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A shot clock is used in some sports to quicken the pace of the game. It is normally associated with basketball, but has also found use in sports such as Snooker, professional lacrosse, professional Australian rules football and korfball.

In the NBA the shot clock is 24 seconds. The shot clock seconds is the same applied with FIBA, WNBA, WBDA, U-Sports as well as other leagues around the world.

In the NCAA, NAIA, USCAA, etc... the shot clock is 30 seconds or 35 seconds.

In the United States High School basketball the time is 35 seconds. It applied in some states.

In FIBA 3x3, the shot clock is 12 seconds.

In basketball, the shot clock is a timer designed to increase the pace (and consequently, the score[1]) in games. The offensive team must attempt a field goal before the shot clock expires, and the ball must then either touch the rim or enter the basket, or the offensive team will be assessed a violation resulting in loss of possession. Depending on tournament, it goes 0 and moment later, it will buzz. or some shot clock have the milliseconds count in the 6 seconds. Some scoreboard console have horns to buzz during timeouts, or substitution being made.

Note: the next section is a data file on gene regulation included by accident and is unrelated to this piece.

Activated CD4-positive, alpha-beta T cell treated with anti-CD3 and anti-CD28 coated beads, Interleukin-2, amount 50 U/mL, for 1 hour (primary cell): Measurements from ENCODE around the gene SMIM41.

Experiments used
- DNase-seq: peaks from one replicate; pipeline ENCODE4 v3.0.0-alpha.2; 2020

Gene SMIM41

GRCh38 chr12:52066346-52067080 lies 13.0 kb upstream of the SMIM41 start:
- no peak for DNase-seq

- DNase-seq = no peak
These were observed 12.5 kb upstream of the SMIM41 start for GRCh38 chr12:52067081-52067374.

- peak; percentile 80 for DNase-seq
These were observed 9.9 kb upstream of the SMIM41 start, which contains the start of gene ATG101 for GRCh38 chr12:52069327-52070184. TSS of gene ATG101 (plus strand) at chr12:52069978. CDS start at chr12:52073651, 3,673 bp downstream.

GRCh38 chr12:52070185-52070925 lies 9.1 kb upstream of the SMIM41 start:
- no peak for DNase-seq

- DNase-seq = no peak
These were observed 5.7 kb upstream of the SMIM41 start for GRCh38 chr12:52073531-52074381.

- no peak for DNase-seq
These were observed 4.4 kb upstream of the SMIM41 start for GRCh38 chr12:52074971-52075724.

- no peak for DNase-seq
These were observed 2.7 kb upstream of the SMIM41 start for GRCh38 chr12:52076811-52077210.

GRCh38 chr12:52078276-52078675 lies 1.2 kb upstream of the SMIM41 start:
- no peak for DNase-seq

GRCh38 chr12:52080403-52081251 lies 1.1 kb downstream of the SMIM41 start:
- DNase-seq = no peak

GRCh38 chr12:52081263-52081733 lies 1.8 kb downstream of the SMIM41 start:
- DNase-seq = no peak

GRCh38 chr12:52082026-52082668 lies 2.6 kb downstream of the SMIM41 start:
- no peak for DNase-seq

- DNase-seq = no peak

References[]

  1. For example, the Boston Celtics scored an average of 79.7 points per game from 1946–47 to 1953–54; from 1954–55 to 1961–62, after the introduction of the shot clock, they scored an average of 113.1 points per game. See databaseBasketball.com entry.
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